3) I really enjoyed the sessions on mobile games, especially the treasure hunt run by Skobbler. However, some of these companies seem to suffer from the “yet another Starbucks voucher” syndrome. I’m sure that vouchers and check-ins can be part of a business plan, but when asked how they intend to monetize their effort some of these companies reply with a standard “we have some ideas, we are holding some meetings“. Another issue that needs to be addressed carefully – and that seems to be a hard one – is how to ensure that location is reported accurately and honestly. It doesn’t take Al Capone to understand you can easily cheat on your location and that when money are involved things can get weird.

4) It was lovely to see Nokia and Google on the same stage. Will it translate in some cooperation, especially with respect to point 2)?

5) I can’t but express my awe at what CASA are working on. Ollie‘s maps should make it to the manual for every public authority’s manager: they are not just beautiful, but they make concepts and problem analysis evident and easy to be appreciated by people who are not geo-experts. And by the way, Steven‘s got my dream job, dealing with maps, data, and RepRap 😀

6) Mark run a brainstorming session about his PhD topic: how to evaluate trust in citizen reported human crisis reports. This is a very interesting topic, and he reports about it extensively on his blog. However, I’m not sure this question can have a single answer. What I feel is that different situations might require different models of trust evaluation, to the point that each incident could be so peculiar that even creating categories of crisis would result impossible. Mark’s statistical stance on starting his work might return an interesting analysis. I’m looking forward to see how things develop.

7) Martijn‘s talk about representing history in OpenStreetMap exposes a big problem: how to deal with the evolution of a map. This is important from two points of view: tracing down errors, and representing history. This problem requires a good brainstorming session, too 🙂

8) Can’t help but praise Chris Osborne for his big data visualisation exposing mcknut‘s personal life 🙂 And also for being the best supplier of quotes of the day and a great organiser of this event, as much as Gary.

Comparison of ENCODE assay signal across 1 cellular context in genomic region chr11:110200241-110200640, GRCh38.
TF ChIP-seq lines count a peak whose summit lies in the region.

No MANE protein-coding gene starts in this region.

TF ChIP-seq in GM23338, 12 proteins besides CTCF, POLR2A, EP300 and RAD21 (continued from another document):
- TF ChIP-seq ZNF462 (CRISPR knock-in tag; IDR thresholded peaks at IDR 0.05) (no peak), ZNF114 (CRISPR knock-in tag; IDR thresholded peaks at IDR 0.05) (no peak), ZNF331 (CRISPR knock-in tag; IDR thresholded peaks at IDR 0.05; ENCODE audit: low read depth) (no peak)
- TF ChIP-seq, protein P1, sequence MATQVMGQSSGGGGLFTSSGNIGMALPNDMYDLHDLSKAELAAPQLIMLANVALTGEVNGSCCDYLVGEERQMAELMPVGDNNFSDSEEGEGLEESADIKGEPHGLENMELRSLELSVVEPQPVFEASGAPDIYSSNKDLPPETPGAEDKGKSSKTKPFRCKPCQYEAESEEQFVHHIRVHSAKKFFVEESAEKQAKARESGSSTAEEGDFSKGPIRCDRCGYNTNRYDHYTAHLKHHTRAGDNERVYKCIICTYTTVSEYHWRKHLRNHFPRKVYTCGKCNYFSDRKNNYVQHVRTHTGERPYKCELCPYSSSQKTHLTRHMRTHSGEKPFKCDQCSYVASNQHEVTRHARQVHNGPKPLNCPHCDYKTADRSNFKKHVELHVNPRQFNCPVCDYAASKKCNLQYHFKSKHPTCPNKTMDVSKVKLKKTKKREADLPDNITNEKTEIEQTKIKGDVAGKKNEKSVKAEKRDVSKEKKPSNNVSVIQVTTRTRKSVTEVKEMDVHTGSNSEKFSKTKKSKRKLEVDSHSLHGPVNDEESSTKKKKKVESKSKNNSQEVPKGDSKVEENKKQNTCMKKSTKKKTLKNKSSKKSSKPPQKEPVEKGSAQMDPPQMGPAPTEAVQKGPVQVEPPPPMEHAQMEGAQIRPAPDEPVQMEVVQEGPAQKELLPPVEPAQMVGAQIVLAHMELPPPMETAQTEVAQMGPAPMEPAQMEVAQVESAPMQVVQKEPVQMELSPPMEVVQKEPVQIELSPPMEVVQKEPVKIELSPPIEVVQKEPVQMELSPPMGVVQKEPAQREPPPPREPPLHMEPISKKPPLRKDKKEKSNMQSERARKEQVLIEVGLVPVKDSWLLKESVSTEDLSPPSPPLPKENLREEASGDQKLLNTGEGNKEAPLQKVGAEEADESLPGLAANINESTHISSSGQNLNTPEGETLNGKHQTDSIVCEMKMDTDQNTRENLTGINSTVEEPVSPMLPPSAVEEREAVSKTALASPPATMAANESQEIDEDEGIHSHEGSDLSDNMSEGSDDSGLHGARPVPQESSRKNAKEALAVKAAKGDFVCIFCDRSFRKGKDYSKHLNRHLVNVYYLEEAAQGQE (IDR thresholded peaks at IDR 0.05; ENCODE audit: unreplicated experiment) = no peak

What didn’t quite work

Just a couple of things, actually:
1 – live code presentations are doomed, as Gary suggested. They need better preparation and testing.
2 – no talk should start with “I’ve just put these things together”. Despite this being an unconference, that shouldn’t mean you want to show something bad quality. Or anyway give that impression.

Me wantz

Next time I wish to have:
1 – PechaKucha-style lightening presentations on day 1, to help people understand what sessions they want to attend
2 – similarly to point 1, a wiki with session descriptions and, upon completion, comments, code, slides, etc…
3 – a hacking/hands on/workshop session, on the model of those run at #dev8d.

geo geomob mobile Web 2.0

GeoMob, 12 May 2011

A good level of participation for yesterday night GeoMob. Despite two speakers’ defections we had a well balanced schedule (one big company, one researcher, one startup) and a rich Q&A session. Here’s my usual summary with some thoughts embedded.

Microsoft Bing Maps, by Vikas Arora (@vikasar), Solution Sales Specialist
General show-case talk as we often have from big companies. However, some interesting products seem to be coming out of the Microsoft pipeline, especially StreetSlide and the partially related Photosynth. Some awesome novelty (although not immediately usable) like the amazing live Augmented Reality video stream on a static image view. I’m not totally sure the GeoMob crowd is the right one to show AR 😉